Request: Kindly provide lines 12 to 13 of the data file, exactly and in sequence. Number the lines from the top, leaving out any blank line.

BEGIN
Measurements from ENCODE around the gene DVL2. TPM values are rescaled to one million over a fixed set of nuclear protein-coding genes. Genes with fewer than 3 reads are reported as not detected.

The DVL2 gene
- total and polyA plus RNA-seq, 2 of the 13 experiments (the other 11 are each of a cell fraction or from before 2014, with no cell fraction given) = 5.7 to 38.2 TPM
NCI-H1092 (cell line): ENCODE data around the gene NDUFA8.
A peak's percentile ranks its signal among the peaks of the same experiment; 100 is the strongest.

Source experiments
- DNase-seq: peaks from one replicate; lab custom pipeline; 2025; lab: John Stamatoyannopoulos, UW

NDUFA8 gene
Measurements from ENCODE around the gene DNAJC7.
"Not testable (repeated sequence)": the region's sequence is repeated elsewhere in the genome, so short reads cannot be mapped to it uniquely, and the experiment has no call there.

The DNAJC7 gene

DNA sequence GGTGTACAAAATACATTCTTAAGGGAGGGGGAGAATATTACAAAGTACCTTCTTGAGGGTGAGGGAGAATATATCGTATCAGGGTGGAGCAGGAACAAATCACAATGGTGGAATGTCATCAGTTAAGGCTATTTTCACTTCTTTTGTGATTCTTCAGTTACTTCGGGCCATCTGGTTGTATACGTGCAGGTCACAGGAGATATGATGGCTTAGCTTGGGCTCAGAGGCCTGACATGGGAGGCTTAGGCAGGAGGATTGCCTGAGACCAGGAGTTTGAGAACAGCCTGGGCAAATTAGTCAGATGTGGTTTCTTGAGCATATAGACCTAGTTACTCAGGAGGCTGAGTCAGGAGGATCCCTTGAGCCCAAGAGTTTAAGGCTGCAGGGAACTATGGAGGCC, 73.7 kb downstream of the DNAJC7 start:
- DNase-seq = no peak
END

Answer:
DNA sequence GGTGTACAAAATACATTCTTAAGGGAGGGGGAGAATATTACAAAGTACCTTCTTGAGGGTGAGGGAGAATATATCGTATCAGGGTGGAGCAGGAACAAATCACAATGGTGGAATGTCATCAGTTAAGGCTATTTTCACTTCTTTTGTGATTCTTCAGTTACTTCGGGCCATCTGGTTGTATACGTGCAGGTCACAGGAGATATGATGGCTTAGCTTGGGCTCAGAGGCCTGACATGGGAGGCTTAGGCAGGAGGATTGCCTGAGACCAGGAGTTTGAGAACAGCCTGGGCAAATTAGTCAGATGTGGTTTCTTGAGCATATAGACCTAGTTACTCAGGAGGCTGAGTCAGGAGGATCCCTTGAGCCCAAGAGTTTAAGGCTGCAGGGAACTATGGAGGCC, 73.7 kb downstream of the DNAJC7 start:
- DNase-seq = no peak